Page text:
In early September, sportswear brand Nike launched a major campaign to mark the 30th anniversary of its ‘Just Do It’ slogan.
The advert features former San Francisco 49ers quarterback Colin Kaepernick (as well as others including tennis star Serena Williams).
Kaepernick has been at the forefront of protests against perceived racial injustice in the US, though he became a divisive figure in the United States as a result.
The Nike advert featuring Kaepernick is complete with copy which reads; ‘Believe in something. Even if it means sacrificing everything.’
YouGov BrandIndex data indicates that in the US, among the general public Nike’s Ad Awareness score has grown from 33% to 46% since the Kaepernick advert was revealed.
Here in the UK, there’s been a healthy level of uplift, with Nike’s score growing from 15% to 22%.
While the campaign is undoubtedly divisive, it is one that has garnered attention that few brands are able to compete with. In the US, Nike’s attention score has rocketed from 28% to 52%, while its Word of Mouth Exposure score (whether you have talked about a brand with friends, family, etc.) has also risen significantly, up from 22% to 41%.
Again it is a similar story here in Britain, with Nike’s Attention score shifting from 9% to 21%, while its WOM rating has moved from 9% to 14%.
Notably, in America, Nike’s Impression score among the American public has dropped significantly. Naturally, the issues confronted by the advert are American in their focus, so perhaps it is no surprise the advert has produced such a strong reaction. Our data shows that Nike’s Impression score has decreased by 24 points, dropping from +50 to +26.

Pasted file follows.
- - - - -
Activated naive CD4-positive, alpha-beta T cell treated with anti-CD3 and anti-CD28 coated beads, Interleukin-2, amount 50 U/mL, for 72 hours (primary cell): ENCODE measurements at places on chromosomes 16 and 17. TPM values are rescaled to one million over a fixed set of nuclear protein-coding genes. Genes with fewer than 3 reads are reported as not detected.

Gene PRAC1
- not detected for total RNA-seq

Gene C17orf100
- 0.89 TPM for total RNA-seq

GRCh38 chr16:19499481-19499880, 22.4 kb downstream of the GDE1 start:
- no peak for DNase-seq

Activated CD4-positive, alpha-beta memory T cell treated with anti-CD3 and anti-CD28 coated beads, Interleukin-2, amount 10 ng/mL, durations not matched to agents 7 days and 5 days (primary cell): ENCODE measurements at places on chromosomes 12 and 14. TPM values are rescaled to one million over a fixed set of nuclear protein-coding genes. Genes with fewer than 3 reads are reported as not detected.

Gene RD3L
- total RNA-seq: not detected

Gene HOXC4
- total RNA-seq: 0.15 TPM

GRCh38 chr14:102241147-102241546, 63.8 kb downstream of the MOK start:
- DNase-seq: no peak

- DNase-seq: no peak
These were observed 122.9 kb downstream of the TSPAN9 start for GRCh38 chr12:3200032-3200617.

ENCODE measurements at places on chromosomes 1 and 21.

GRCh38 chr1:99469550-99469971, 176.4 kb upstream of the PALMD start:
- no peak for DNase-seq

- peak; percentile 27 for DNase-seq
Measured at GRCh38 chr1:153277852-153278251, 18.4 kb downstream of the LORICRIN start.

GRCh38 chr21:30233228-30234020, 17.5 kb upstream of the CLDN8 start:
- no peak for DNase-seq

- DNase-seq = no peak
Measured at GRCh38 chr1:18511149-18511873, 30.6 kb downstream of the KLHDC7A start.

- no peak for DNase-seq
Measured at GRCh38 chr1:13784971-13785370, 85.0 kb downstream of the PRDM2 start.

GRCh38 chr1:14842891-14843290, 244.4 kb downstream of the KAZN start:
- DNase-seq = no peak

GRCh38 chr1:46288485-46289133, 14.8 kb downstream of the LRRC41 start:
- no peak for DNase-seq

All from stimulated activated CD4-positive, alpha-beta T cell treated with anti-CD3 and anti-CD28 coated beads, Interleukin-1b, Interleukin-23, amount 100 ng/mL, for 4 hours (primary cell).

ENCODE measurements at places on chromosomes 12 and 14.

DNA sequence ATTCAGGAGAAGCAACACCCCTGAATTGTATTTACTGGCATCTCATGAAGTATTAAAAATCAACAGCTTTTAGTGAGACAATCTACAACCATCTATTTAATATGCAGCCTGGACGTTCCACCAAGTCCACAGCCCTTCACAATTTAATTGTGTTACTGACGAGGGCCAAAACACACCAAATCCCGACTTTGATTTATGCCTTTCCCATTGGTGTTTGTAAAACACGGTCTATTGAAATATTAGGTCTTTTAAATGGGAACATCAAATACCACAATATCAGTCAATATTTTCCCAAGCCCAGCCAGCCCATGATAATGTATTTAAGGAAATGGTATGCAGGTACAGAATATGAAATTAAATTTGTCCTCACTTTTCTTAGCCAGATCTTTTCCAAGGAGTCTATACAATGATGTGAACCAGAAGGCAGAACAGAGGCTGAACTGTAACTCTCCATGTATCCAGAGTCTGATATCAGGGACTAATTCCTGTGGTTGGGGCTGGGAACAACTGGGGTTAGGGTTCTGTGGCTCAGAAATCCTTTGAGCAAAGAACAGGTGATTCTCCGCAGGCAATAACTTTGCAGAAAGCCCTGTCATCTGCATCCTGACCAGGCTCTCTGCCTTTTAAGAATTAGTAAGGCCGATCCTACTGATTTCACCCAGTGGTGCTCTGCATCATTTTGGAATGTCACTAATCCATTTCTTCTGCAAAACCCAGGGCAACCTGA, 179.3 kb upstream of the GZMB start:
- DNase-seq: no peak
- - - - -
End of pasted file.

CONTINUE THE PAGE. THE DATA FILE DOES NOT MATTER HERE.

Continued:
The drop is particularly pronounced among those aged over 50+. Among this group Nike’s score has decreased from +44 to +3.
In the UK, Nike’s Impression score has held relatively steady, with nowhere near the same level of movement (+38 to +34).
The crucial point however, is that those that would consider shopping for Nike products have not changed their opinion of the brand. In the US, Nike’s Impression score among considerers has remained relatively resolute, and continues to stand around the +85 mark. Similarly, in the UK, its score has actually risen by a couple of points to +74.
Importantly, our YouGov Profiles data shows that those who already shop with Nike are more likely than the average person to a positive impression of Kaepernick. The figures show that 47% of customers have a positive view of the quarterback, just 34% feel the same.
In general, our data underlines the immediate impact that the campaign has had, with Nike generating attention that very few brands are able to match.
Tellingly, Nike’s message has resonated with those in its key demographics. Our results suggest that Nike is successfully speaking to its target audience - the future of sportswear spend is this younger demographic, and that it is willing to antagonise older, more conservative people to ensure its message cuts through is very telling.